Kendrick Sampson: Bernie Voters Need To See Team Hillary's 'Passion'

Sanders' supporters make clear they expect attention through November.
Actor Kendrick Sampson rallies for Bernie Sanders in Los Angeles in May.
Actor Kendrick Sampson rallies for Bernie Sanders in Los Angeles in May.
Lilly Lawrence/Getty Images

PHILADELPHIA ― Kendrick Sampson, the popular actor, Black Lives Matter movement activist and prominent Bernie Sanders supporter, admitted that he’d had no sleep.

“I’m still wearing my Wednesday credentials, as you can see,” Sampson, 28, told the Kentucky delegation at the Democratic National Convention here. “And it still seems like Wednesday to me after being up most of the night.”

But there he was Thursday morning at the last convention breakfast of a state delegation that is almost evenly divided ― 27 for Bernie and 28 for Hillary Clinton (plus five superdelegates for Clinton) ― and he wasn’t seeking any respite. Instead, in a mellow and ingratiating way, he was issuing a warning and embodying one of the main challenges facing Clinton in the fall campaign.

Rather than say he would vote for Clinton, much less publicly endorse her, Sampson issued what amounted to a gently worded threat: If you want my vote ― and Black Lives Matter votes and Bernie votes ― you will have to show it every day between now and November.

The same message was being delivered at delegate breakfasts across the city.

Members of Team Hillary have to explain, personally, why their policy passions are worthy of the support of Sanders voters, Sampson said.

“The American process says that we decide on Election Day and we’re going to use that process to listen between now and then,” he told a room filled mostly with Democratic Party regulars.

“Don’t just tell me why I should vote for Hillary,” he warned. “Tell me about your passion.”

The party platform ― which has been hailed by others as the most “progressive ever” ― was merely a bunch of words and not all that progressive, Sampson said. The actor insisted that he was not thinking in terms of political parties, but he vowed that the Bernie movement would now focus on electing people on the local level (presumably as Democrats), so that they could build (presumably toward national power).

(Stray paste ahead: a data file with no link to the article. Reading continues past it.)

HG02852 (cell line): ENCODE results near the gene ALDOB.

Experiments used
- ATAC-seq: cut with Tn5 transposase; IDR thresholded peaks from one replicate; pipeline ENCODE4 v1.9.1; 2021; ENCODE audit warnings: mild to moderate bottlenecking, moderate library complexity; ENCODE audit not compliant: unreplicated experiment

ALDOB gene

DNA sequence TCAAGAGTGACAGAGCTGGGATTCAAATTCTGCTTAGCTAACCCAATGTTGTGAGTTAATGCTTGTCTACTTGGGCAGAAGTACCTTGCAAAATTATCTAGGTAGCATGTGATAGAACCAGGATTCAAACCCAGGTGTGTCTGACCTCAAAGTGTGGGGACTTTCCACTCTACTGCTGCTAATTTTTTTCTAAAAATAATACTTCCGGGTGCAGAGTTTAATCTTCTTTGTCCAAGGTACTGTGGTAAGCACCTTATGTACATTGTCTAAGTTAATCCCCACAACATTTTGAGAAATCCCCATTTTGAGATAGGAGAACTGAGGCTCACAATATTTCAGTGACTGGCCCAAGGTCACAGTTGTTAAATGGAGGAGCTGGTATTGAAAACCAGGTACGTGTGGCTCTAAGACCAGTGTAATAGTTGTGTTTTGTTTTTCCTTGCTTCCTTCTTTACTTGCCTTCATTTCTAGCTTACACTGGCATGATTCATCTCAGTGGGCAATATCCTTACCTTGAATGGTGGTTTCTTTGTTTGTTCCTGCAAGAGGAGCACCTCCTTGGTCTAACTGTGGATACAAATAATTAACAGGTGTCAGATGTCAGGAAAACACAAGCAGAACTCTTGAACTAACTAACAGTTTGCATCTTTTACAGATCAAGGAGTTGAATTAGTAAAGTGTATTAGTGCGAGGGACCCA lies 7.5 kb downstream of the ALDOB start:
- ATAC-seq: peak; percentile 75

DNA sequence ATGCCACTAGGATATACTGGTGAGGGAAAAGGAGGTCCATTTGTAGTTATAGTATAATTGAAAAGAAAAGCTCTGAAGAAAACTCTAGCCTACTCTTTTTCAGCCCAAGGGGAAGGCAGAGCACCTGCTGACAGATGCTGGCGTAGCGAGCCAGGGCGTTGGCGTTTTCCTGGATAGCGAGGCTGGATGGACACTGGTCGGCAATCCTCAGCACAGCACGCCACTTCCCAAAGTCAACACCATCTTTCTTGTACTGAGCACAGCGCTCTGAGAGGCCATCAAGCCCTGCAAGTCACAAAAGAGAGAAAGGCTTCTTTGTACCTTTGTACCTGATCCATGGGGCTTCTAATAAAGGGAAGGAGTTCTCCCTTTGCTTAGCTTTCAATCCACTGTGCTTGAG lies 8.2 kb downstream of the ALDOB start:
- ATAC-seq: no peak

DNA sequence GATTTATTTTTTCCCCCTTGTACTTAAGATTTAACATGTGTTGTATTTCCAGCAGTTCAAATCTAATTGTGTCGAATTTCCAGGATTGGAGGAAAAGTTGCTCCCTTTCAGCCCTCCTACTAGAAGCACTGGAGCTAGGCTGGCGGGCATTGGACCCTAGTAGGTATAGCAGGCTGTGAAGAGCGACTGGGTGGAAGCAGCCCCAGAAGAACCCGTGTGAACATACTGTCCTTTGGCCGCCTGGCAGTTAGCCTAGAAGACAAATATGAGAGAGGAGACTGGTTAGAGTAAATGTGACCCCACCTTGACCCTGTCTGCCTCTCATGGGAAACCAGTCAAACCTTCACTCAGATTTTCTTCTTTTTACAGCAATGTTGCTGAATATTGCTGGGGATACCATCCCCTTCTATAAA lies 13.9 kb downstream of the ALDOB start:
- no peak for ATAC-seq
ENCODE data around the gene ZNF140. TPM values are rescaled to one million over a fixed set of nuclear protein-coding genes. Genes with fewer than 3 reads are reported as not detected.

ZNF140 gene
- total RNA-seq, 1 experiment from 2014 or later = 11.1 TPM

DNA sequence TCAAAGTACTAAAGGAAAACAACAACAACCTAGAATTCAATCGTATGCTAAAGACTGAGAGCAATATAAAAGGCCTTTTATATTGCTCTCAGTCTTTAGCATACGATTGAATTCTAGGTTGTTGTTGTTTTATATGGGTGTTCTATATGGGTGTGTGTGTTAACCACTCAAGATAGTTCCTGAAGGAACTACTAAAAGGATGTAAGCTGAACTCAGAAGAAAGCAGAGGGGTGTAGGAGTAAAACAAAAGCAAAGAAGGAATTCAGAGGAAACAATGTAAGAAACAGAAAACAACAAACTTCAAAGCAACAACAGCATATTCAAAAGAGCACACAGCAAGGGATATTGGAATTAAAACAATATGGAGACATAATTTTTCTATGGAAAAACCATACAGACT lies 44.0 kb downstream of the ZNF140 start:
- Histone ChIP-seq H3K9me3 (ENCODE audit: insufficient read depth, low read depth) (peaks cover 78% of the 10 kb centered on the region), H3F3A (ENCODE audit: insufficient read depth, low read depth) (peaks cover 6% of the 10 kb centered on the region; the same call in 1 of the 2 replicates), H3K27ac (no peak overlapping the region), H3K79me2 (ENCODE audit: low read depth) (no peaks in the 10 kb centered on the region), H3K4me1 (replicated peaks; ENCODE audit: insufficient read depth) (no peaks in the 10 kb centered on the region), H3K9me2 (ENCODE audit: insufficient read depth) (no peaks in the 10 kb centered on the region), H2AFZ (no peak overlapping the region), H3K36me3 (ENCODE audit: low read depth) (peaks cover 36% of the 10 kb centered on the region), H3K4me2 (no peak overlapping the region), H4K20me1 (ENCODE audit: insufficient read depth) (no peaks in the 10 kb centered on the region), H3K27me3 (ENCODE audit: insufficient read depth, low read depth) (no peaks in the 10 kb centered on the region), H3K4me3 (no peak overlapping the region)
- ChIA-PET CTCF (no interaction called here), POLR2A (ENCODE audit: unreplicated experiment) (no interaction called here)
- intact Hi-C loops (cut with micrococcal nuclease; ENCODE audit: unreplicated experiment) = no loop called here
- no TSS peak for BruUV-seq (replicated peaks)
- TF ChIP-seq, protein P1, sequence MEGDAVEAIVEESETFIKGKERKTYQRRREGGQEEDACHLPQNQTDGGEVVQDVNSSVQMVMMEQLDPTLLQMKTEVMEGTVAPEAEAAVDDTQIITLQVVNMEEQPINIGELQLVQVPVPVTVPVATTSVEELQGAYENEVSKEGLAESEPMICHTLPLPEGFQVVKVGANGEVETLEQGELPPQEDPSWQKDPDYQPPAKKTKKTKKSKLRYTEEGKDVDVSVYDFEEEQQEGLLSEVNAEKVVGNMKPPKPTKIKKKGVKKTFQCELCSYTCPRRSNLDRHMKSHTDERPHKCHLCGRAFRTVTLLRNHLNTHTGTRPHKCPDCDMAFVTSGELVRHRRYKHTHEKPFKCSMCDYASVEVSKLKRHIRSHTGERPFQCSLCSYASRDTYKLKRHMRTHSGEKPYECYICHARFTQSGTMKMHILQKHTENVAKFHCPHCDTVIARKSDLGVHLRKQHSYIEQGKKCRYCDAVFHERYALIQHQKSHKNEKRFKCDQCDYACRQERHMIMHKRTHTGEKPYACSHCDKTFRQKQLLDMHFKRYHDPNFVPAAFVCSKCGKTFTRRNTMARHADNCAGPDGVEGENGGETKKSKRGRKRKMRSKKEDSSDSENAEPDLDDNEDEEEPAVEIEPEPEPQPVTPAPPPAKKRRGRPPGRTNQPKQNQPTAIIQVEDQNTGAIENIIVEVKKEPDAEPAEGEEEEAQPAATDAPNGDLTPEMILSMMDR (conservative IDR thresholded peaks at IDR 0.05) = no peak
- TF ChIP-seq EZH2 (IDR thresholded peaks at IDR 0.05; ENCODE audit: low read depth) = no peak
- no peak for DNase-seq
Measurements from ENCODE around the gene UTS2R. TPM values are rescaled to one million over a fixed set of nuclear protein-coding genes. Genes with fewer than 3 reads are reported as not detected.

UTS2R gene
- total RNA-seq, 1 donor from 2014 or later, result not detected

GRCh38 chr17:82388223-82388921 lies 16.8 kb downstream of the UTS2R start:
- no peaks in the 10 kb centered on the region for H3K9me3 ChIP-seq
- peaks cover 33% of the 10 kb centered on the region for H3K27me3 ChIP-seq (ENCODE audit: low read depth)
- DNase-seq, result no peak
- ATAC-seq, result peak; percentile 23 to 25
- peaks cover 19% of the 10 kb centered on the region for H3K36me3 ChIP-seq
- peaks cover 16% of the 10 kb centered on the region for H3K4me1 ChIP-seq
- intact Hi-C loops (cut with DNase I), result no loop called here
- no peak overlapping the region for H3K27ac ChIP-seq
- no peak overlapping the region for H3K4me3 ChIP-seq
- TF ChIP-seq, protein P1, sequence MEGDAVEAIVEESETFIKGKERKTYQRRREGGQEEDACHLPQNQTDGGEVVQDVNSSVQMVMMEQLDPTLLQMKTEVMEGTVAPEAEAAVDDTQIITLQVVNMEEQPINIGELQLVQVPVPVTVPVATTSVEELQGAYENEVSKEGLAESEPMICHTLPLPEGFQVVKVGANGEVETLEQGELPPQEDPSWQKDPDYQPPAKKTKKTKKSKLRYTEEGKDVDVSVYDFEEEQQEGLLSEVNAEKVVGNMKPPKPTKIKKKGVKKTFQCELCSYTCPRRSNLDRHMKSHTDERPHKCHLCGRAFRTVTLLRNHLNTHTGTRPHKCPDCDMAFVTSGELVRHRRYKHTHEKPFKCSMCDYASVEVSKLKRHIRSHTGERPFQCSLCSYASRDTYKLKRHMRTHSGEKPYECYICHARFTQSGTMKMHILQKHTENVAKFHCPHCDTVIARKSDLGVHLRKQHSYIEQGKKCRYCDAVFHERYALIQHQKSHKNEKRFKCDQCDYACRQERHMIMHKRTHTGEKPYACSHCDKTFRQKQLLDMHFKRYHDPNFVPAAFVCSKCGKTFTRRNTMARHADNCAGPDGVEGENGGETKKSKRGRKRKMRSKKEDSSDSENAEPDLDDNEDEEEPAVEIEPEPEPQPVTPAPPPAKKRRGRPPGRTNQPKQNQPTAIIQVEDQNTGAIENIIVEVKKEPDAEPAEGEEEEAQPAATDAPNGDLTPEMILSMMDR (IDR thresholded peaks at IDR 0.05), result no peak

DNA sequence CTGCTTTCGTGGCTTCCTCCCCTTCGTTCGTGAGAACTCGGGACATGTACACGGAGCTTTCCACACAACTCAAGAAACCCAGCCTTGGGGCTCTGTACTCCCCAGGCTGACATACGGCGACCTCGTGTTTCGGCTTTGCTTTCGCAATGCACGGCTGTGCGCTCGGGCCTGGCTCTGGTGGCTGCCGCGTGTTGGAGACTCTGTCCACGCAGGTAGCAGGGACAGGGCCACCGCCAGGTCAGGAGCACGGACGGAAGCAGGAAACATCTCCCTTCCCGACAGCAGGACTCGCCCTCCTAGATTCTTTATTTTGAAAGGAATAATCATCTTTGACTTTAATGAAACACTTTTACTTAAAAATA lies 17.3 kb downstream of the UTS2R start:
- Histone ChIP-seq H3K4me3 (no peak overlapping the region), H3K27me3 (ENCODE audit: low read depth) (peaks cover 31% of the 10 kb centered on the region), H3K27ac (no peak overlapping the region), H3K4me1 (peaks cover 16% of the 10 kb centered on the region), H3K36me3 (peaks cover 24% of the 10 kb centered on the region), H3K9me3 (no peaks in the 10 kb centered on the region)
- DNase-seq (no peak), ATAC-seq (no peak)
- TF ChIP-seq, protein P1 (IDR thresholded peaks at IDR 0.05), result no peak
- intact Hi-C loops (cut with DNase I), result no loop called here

The Clinton supporters in the room sat respectfully through all this and offered expressions of understanding and support. Some of them, led by Rep. John Yarmuth and Louisville’s popular Mayor Greg Fischer, had been working the Bernie contingent hard and with what they think is some success. Speakers before and after Sampson ― not to mention President Barack Obama on Wednesday night ― praised Team Bernie with an almost condescending earnestness.

But there was also, in muttered remarks before and after Sampson’s speech, an undertone of annoyance, impatience and even disbelief that the mere threat of Donald Trump was not enough, at least for now, to guarantee the support of Sanders voters.

“What was he talking about?” one member of the Kentucky delegation said with a rueful laugh. “We don’t operate that way.”

In Kentucky, political feuds are a blood sport. The state’s motto, “United We Stand, Divided We Fall,” operates as a plea to the locals to behave. And so like a jockey whipping her horse toward the finish line, Secretary of State Alison Lundergan Grimes ― Kentucky’s top elected Democrat ― all but shouted a plea for unity on Thursday morning.

But Sampson’s message was clearly different: We aren’t really on your team yet, and we will never be, unless and until we control it.

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